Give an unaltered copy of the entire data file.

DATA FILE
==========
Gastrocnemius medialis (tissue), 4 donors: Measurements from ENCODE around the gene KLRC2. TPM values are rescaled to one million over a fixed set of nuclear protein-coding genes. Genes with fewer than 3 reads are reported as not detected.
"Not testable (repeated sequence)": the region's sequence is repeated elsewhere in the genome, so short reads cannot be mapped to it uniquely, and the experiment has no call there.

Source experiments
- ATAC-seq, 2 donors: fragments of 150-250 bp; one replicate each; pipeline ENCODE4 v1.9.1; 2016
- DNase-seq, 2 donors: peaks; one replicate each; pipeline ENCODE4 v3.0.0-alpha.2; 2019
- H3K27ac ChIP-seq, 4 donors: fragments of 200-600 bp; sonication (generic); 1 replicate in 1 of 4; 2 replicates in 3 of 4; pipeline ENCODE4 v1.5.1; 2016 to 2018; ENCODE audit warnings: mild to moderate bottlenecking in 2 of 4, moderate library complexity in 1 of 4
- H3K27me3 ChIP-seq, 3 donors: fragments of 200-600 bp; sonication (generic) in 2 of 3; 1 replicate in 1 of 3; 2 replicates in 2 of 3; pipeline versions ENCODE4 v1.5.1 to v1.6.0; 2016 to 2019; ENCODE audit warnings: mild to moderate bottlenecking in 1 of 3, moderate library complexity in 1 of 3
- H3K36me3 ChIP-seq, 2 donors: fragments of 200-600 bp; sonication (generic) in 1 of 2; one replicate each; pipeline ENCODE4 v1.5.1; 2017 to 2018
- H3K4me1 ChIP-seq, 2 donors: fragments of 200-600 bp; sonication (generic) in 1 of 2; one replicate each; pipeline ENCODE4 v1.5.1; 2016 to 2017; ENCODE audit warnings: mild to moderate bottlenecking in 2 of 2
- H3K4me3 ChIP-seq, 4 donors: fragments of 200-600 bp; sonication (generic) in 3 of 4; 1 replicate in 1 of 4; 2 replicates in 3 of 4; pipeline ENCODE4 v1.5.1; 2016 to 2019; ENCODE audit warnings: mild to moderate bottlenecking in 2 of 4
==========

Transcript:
Gastrocnemius medialis (tissue), 4 donors: Measurements from ENCODE around the gene KLRC2. TPM values are rescaled to one million over a fixed set of nuclear protein-coding genes. Genes with fewer than 3 reads are reported as not detected.
"Not testable (repeated sequence)": the region's sequence is repeated elsewhere in the genome, so short reads cannot be mapped to it uniquely, and the experiment has no call there.

Source experiments
- ATAC-seq, 2 donors: fragments of 150-250 bp; one replicate each; pipeline ENCODE4 v1.9.1; 2016
- DNase-seq, 2 donors: peaks; one replicate each; pipeline ENCODE4 v3.0.0-alpha.2; 2019
- H3K27ac ChIP-seq, 4 donors: fragments of 200-600 bp; sonication (generic); 1 replicate in 1 of 4; 2 replicates in 3 of 4; pipeline ENCODE4 v1.5.1; 2016 to 2018; ENCODE audit warnings: mild to moderate bottlenecking in 2 of 4, moderate library complexity in 1 of 4
- H3K27me3 ChIP-seq, 3 donors: fragments of 200-600 bp; sonication (generic) in 2 of 3; 1 replicate in 1 of 3; 2 replicates in 2 of 3; pipeline versions ENCODE4 v1.5.1 to v1.6.0; 2016 to 2019; ENCODE audit warnings: mild to moderate bottlenecking in 1 of 3, moderate library complexity in 1 of 3
- H3K36me3 ChIP-seq, 2 donors: fragments of 200-600 bp; sonication (generic) in 1 of 2; one replicate each; pipeline ENCODE4 v1.5.1; 2017 to 2018
- H3K4me1 ChIP-seq, 2 donors: fragments of 200-600 bp; sonication (generic) in 1 of 2; one replicate each; pipeline ENCODE4 v1.5.1; 2016 to 2017; ENCODE audit warnings: mild to moderate bottlenecking in 2 of 2
- H3K4me3 ChIP-seq, 4 donors: fragments of 200-600 bp; sonication (generic) in 3 of 4; 1 replicate in 1 of 4; 2 replicates in 3 of 4; pipeline ENCODE4 v1.5.1; 2016 to 2019; ENCODE audit warnings: mild to moderate bottlenecking in 2 of 4